28 weeks ago
28 weeks ago Link To Comment
What makes you think this one is a troll, s/he posted something you disagree with? Why don't I ever see you going toe to toe with General Tso, Bill Western, or some of the known and obvious trolls?
28 weeks ago
28 weeks ago Link To Comment
American [as if most of us weren't] Moderate:
"His initial responses to a conservative push to do more tell me he is far more passionate about holding Republicans together and winning the next election than he is about symbolic efforts to stop Obamacare."

So the conservative effort to stop Obamacare is at best symbolic? Is that your view too, Art?
27 weeks ago
27 weeks ago Link To Comment
The Cruz/Conservative effort depends ENTIRELY on forceing the guy who has all the cards to fold. That is a serious mind game that you'd best be damned good to play. As I've said in several other posts, we're about to see if Sen. Cruz is as good as he thinks he is.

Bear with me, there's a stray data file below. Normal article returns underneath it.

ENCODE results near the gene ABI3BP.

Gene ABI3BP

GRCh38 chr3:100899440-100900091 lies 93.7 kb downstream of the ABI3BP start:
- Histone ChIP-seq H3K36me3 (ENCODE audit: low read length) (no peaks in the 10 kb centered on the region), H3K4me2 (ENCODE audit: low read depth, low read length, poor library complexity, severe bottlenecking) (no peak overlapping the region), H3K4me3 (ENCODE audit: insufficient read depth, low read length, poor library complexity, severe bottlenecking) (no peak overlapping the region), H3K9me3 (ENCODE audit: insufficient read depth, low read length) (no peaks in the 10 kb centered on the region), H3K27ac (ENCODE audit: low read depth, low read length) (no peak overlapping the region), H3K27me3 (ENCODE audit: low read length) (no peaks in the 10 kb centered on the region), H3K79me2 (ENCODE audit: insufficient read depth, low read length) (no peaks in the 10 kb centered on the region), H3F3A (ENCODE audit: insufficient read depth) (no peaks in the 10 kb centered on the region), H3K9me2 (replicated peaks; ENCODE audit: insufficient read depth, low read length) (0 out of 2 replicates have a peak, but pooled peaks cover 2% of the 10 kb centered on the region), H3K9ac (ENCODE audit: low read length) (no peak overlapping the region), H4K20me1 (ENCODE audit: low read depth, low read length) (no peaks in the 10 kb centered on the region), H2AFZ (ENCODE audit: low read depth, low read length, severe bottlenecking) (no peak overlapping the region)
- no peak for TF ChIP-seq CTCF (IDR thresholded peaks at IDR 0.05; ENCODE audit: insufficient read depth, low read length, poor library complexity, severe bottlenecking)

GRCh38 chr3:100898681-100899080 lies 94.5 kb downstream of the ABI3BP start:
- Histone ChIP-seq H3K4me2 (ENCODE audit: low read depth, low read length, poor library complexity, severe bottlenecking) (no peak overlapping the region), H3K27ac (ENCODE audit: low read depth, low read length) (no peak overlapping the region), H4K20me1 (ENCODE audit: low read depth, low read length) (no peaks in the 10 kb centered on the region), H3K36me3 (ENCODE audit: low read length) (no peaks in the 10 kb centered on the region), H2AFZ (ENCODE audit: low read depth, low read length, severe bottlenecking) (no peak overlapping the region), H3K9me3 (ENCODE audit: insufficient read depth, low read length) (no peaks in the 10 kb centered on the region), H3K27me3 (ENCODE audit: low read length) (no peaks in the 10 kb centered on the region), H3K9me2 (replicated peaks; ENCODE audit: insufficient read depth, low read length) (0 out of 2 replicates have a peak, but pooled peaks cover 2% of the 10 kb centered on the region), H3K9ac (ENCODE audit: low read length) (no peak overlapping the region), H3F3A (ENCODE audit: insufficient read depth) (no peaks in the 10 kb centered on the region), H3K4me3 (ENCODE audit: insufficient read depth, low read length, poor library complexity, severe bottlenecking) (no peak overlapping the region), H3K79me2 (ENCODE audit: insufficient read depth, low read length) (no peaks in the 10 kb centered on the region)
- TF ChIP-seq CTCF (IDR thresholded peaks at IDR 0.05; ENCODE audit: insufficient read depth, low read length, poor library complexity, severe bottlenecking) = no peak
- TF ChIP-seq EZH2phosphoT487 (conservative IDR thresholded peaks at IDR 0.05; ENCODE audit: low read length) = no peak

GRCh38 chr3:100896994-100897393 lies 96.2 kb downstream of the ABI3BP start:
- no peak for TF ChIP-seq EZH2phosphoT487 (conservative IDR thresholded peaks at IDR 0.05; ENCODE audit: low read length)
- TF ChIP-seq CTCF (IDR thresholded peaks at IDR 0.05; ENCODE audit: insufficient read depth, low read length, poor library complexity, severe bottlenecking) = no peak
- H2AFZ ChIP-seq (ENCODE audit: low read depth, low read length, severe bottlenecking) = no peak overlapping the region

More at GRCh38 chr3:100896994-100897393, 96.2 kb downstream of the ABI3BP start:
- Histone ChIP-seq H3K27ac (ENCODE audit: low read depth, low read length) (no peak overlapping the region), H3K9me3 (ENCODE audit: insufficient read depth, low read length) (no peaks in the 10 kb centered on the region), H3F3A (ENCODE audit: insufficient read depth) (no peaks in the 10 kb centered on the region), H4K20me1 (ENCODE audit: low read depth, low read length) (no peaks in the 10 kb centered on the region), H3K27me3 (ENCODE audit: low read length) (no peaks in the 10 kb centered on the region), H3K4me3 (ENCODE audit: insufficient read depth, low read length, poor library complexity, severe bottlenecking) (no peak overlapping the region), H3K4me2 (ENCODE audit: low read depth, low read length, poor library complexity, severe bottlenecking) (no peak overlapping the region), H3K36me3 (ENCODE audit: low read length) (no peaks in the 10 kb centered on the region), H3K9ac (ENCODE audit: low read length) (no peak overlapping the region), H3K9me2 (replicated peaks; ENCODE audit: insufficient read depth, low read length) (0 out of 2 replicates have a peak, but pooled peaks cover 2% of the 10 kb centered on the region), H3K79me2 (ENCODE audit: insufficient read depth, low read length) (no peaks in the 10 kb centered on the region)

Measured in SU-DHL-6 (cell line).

I've thought through the strategies of how to deal with a public employee union's "virtual strike," which is essentially what the Administration is running. Winning depends entirely on you being able to stand the pain better than they can and your being willing to inflict more pain than they can. All my planning was predicated on my legal ability to lock out the whole workforce and make them all feel the pain. The analog in this situation is that the House Republicans really do pull down the columns with the debt limit. You a betting man?
27 weeks ago
27 weeks ago Link To Comment
Bet on politics? Hell no. The low info voters make politics pure luck with low odds like roulette instead of poker in which skill has some influence on the outcome.